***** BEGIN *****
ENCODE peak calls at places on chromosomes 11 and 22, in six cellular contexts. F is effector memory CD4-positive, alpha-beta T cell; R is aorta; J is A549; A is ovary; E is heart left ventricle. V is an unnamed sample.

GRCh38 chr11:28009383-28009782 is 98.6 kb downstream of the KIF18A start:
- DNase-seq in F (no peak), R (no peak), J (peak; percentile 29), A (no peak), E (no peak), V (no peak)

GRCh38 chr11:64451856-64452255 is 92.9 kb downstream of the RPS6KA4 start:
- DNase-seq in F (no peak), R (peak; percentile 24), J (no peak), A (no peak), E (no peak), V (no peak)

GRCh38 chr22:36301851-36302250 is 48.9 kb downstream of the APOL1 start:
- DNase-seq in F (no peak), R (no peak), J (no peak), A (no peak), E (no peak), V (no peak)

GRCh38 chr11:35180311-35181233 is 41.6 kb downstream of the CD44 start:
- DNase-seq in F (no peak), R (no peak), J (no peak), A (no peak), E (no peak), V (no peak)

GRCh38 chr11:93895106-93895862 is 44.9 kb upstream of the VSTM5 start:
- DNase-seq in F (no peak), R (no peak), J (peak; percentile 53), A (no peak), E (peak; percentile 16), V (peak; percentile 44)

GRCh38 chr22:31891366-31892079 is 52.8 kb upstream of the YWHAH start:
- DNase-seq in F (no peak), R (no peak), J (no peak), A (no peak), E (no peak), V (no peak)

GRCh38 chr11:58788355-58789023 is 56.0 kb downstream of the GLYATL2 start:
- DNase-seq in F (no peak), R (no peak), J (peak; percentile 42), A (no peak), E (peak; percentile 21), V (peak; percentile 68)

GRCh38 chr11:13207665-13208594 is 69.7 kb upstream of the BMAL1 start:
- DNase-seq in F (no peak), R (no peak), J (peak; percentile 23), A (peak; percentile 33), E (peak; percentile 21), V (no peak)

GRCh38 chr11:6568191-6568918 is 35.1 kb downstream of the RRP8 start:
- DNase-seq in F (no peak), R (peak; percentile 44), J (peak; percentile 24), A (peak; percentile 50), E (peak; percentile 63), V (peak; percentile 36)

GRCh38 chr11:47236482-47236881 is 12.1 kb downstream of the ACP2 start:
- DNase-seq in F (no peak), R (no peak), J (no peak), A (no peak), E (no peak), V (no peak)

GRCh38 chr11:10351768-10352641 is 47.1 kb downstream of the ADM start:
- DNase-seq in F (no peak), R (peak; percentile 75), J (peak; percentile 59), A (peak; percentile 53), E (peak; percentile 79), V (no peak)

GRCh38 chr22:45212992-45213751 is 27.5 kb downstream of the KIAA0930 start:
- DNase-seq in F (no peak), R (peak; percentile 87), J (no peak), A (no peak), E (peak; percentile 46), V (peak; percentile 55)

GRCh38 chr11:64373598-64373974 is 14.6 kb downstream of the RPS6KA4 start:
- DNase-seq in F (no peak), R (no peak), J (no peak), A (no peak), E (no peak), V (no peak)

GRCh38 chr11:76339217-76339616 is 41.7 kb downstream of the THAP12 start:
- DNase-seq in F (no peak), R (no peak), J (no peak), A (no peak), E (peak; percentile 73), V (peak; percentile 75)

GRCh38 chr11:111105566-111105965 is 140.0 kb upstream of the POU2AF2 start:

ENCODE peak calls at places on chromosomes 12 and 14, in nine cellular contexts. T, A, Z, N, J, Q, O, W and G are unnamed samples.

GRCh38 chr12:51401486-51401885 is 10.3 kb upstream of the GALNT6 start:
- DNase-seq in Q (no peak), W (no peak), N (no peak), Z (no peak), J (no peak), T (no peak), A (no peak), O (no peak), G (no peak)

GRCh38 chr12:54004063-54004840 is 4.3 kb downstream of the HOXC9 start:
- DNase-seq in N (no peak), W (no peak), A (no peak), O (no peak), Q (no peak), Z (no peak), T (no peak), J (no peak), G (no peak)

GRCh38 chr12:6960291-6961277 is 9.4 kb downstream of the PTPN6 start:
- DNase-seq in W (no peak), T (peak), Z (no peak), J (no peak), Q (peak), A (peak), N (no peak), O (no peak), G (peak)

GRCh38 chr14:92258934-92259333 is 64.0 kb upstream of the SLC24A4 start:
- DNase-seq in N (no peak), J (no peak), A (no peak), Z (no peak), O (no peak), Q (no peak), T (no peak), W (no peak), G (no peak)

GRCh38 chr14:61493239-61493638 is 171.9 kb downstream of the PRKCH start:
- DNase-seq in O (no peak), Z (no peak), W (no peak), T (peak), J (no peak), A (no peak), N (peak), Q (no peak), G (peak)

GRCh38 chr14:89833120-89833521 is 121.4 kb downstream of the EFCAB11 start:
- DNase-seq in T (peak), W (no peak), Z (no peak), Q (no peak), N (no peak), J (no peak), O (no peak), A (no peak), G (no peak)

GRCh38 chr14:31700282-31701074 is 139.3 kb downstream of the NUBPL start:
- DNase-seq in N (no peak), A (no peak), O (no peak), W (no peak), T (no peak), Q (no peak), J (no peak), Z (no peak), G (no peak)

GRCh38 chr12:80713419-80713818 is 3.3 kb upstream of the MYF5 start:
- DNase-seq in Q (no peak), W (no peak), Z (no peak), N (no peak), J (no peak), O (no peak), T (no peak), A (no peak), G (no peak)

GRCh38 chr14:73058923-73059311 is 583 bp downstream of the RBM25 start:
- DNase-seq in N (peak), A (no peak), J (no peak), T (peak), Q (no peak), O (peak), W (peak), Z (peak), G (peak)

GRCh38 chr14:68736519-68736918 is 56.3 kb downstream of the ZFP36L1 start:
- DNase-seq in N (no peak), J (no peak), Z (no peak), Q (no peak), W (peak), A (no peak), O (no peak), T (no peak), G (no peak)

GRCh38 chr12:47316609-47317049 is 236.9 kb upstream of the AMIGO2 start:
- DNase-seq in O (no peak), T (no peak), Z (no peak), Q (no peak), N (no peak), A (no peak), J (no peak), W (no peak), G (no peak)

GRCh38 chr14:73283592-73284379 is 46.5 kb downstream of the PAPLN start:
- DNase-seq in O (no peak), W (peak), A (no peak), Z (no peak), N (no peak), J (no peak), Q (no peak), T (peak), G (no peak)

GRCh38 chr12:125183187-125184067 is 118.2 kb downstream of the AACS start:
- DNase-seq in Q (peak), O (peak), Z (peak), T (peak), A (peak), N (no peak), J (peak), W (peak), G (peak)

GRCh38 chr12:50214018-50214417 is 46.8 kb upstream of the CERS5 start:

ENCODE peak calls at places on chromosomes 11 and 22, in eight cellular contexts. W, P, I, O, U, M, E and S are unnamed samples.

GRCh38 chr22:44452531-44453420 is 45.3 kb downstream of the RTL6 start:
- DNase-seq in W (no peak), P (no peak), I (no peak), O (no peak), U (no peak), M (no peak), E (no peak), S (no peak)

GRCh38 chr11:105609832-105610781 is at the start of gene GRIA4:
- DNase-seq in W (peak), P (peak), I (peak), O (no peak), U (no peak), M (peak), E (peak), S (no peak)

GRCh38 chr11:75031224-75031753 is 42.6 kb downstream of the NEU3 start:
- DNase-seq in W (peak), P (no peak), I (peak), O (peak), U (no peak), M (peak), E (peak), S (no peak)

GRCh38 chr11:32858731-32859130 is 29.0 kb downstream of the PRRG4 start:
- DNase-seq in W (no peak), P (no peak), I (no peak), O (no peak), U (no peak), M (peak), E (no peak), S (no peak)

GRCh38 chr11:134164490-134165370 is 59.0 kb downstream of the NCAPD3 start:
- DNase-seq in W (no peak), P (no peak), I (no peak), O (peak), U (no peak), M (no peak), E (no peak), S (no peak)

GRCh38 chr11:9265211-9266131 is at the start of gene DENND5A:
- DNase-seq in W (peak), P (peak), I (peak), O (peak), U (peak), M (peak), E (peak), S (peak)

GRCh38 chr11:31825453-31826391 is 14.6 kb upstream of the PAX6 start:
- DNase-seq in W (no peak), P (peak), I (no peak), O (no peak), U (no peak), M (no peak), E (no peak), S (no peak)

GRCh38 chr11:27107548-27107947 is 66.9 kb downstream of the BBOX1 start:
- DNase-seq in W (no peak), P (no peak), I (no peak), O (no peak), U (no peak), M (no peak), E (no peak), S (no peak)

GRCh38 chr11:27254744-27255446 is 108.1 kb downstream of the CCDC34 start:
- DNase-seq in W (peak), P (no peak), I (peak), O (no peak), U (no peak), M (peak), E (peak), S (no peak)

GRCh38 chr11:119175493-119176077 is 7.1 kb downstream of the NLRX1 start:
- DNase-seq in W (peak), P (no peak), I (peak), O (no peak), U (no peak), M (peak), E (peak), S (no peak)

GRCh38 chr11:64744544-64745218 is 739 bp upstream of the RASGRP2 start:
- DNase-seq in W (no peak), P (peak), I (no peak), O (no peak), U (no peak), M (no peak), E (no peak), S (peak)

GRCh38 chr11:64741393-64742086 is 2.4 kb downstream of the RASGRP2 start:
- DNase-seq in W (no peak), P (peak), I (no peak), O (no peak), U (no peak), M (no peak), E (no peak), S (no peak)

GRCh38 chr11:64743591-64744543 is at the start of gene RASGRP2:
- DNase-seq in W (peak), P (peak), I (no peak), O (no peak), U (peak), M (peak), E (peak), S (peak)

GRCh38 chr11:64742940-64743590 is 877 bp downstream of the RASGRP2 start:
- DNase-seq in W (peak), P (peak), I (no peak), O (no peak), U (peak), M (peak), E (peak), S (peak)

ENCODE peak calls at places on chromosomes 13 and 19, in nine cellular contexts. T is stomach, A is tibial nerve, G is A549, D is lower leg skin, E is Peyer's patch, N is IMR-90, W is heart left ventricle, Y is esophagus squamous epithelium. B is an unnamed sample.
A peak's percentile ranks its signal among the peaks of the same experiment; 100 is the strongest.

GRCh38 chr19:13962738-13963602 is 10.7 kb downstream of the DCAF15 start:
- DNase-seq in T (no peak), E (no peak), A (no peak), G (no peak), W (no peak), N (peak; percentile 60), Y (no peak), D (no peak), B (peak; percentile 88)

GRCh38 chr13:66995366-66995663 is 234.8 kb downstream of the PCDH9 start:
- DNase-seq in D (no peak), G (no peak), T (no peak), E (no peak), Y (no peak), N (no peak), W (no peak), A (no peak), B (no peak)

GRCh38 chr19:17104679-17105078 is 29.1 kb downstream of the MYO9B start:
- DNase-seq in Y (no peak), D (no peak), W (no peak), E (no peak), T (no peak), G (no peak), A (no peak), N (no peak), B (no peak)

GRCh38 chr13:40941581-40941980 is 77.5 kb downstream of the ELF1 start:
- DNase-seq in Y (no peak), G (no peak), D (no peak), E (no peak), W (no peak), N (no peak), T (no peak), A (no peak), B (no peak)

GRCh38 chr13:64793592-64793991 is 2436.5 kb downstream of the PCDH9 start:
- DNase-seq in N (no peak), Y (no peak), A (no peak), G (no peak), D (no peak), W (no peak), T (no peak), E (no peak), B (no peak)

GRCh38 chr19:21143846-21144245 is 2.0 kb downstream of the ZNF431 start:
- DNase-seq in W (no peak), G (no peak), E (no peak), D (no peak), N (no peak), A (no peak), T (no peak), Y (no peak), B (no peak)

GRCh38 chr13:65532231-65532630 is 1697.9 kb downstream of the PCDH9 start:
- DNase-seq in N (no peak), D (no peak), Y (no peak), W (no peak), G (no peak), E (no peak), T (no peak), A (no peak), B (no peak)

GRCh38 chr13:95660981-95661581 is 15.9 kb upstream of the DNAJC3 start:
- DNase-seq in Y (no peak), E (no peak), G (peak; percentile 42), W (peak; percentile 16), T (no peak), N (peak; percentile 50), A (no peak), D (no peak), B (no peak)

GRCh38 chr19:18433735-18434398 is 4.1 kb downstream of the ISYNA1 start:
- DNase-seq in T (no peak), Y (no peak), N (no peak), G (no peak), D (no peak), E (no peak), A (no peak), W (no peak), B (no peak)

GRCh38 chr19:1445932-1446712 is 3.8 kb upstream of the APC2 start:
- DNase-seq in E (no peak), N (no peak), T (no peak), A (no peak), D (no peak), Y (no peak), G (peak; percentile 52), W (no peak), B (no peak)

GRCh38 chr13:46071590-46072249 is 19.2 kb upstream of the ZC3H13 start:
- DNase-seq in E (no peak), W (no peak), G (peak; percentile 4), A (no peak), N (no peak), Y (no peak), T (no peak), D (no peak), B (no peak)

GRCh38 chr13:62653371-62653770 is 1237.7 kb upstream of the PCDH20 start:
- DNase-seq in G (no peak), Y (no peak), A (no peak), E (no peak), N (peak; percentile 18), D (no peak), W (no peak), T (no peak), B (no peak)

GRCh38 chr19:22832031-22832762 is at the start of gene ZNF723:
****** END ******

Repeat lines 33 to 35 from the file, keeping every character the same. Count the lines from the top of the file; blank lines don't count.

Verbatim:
- DNase-seq in Q (no peak), W (no peak), N (no peak), Z (no peak), J (no peak), T (no peak), A (no peak), O (no peak), G (no peak)

GRCh38 chr12:54004063-54004840 is 4.3 kb downstream of the HOXC9 start:
- DNase-seq in N (no peak), W (no peak), A (no peak), O (no peak), Q (no peak), Z (no peak), T (no peak), J (no peak), G (no peak)